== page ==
Coco Chanel once said: “Look for the woman in the dress. If there is no woman there is no dress.” Sounds simple, doesn’t it? But if you look back over the centuries, dresses were made irrespective of the women who wore them. In the 1920's everything changed. Inspired by Poiret, Chanel took ownership of the new liberated silhouette and ran with it. In the aftermath of WWI all naivety was lost and sexual ambiguity was embraced: hobble skirts and wide-brimmed hats were slowing women down. Coco welcomed in the leg-flicking flapper age with her shortened skirts, cropped hair, Breton stripes and sailor pants.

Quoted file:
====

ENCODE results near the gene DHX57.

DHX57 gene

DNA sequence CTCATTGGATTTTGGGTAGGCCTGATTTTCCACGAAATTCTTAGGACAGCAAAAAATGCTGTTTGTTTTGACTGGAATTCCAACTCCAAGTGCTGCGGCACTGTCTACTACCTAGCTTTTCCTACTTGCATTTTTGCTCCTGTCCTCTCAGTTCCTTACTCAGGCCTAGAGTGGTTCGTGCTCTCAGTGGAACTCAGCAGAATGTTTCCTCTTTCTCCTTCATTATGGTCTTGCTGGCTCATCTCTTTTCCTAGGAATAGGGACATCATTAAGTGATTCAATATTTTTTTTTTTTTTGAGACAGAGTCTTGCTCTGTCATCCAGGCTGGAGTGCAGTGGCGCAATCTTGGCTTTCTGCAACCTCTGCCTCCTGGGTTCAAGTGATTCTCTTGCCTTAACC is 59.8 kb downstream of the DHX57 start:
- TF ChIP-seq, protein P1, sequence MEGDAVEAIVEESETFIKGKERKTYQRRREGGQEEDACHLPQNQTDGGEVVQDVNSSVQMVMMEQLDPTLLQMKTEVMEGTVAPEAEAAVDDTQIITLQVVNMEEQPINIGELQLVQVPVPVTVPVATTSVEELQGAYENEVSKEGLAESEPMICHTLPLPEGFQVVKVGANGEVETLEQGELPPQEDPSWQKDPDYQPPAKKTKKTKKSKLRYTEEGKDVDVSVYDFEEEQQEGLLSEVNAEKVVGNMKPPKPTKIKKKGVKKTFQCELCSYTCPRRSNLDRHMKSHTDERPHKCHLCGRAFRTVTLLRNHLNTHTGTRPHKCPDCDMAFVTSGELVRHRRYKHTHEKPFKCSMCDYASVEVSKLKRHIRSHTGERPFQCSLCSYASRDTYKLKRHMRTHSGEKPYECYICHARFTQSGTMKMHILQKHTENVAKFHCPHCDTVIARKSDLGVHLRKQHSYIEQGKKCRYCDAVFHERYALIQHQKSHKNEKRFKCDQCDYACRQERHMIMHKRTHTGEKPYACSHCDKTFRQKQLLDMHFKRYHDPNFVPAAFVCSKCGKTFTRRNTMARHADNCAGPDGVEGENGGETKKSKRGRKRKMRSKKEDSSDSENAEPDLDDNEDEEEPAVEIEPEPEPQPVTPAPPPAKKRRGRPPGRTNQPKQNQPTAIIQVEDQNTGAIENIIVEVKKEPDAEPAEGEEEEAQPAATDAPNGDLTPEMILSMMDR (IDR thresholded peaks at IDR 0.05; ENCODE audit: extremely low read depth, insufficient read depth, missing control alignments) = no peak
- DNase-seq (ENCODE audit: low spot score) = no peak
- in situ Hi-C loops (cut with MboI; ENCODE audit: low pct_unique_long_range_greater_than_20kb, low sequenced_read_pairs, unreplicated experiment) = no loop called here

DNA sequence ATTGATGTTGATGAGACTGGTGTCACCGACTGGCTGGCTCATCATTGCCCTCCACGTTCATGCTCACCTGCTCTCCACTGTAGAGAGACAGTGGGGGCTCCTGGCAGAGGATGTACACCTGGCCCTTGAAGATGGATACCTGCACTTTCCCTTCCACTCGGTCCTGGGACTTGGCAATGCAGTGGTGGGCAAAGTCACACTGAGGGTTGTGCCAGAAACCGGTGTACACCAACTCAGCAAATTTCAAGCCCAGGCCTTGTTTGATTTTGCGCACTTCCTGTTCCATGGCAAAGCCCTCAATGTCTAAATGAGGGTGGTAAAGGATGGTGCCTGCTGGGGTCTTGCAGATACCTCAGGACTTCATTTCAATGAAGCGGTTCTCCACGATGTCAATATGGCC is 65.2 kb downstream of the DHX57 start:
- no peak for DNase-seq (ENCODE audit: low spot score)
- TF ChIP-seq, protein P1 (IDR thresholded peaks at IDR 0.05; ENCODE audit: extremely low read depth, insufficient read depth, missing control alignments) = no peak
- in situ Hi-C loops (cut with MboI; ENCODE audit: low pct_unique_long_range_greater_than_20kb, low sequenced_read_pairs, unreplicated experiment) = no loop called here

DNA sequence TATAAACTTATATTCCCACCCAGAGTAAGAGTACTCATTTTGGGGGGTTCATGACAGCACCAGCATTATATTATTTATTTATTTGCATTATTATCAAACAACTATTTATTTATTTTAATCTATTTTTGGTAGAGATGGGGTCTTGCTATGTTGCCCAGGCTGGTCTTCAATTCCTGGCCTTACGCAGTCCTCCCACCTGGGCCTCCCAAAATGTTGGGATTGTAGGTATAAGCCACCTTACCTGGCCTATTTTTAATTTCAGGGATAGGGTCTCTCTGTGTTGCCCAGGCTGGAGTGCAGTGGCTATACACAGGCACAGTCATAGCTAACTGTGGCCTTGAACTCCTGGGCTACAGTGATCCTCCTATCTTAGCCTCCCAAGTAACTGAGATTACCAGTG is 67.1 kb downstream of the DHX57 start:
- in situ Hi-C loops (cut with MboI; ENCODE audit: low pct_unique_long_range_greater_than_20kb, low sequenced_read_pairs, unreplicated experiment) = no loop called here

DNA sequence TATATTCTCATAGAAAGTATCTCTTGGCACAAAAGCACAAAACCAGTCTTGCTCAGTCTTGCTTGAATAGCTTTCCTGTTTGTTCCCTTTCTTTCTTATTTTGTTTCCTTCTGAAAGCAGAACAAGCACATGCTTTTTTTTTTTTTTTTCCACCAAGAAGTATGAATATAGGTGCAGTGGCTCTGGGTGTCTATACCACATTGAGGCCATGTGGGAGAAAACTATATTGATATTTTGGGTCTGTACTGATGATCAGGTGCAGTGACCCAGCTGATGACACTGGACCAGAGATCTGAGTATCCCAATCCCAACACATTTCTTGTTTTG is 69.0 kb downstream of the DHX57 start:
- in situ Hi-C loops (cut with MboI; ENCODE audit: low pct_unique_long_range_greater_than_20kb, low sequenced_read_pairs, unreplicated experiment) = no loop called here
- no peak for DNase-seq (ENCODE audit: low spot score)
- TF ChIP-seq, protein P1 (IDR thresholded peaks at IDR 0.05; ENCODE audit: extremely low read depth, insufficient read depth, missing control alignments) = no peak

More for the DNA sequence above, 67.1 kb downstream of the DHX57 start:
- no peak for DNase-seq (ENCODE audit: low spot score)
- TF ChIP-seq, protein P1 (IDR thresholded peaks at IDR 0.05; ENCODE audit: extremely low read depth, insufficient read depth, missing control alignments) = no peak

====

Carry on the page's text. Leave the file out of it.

In 1947, Dior launched his “New Look” at his salon at 30 Avenue Montaigne in Paris. If Chanel’s designs were all about freeing women from gender constraints, Dior’s shapely silhouette keenly cinched women back into familiar feminine lines after WWII. Full skirts, nipped in waists and brimmed hats were back. Corsets and petticoats made a triumphant return. “I have designed flower women”, Dior famously declared at the time. “Mr Dior, we abhor dresses to the floor,” came the sharp response from some angry women with placards. These protests wouldn’t prevent Dior’s silhouette dominating the 1950s, however.